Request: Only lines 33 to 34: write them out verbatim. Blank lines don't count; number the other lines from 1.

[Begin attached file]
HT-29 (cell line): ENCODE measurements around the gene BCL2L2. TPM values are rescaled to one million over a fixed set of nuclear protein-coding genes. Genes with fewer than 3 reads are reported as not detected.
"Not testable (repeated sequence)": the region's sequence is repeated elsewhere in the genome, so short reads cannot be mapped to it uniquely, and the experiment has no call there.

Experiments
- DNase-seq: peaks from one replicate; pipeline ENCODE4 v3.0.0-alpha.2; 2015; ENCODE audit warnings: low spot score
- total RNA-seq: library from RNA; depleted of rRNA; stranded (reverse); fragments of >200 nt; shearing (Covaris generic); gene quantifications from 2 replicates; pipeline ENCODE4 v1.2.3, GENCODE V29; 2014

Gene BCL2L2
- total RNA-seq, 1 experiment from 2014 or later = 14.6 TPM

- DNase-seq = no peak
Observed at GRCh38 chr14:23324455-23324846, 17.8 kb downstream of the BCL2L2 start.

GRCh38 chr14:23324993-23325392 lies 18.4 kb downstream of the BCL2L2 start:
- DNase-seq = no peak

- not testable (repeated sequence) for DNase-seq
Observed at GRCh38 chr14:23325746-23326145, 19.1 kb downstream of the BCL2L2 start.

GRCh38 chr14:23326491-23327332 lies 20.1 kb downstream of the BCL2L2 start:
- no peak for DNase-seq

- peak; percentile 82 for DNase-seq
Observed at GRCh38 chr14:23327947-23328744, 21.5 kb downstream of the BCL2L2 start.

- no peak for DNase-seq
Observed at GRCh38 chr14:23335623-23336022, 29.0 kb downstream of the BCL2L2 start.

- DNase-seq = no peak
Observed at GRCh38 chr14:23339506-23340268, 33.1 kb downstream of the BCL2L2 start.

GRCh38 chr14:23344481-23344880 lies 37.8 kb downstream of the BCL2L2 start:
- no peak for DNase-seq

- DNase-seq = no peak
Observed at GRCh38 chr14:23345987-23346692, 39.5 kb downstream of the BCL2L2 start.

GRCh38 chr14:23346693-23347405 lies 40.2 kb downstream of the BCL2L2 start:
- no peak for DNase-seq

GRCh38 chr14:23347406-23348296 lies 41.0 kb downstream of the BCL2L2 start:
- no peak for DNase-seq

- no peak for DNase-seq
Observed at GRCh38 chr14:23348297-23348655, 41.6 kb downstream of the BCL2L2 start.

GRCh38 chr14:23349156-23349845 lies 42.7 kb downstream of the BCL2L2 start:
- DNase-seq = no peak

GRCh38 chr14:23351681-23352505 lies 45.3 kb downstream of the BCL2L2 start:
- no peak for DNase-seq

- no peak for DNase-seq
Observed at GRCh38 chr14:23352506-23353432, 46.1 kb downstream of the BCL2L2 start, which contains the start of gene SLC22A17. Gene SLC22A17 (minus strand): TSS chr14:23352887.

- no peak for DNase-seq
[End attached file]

- DNase-seq = no peak

GRCh38 chr14:23351681-23352505 lies 45.3 kb downstream of the BCL2L2 start: